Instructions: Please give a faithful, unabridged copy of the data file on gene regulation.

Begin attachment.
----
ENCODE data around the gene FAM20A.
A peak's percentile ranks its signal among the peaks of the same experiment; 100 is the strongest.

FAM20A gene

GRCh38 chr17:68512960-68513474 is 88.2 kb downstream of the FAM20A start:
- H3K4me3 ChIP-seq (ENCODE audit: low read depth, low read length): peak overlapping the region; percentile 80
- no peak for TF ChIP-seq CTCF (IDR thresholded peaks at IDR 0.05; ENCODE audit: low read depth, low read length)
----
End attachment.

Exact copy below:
ENCODE data around the gene FAM20A.
A peak's percentile ranks its signal among the peaks of the same experiment; 100 is the strongest.

FAM20A gene

GRCh38 chr17:68512960-68513474 is 88.2 kb downstream of the FAM20A start:
- H3K4me3 ChIP-seq (ENCODE audit: low read depth, low read length): peak overlapping the region; percentile 80
- no peak for TF ChIP-seq CTCF (IDR thresholded peaks at IDR 0.05; ENCODE audit: low read depth, low read length)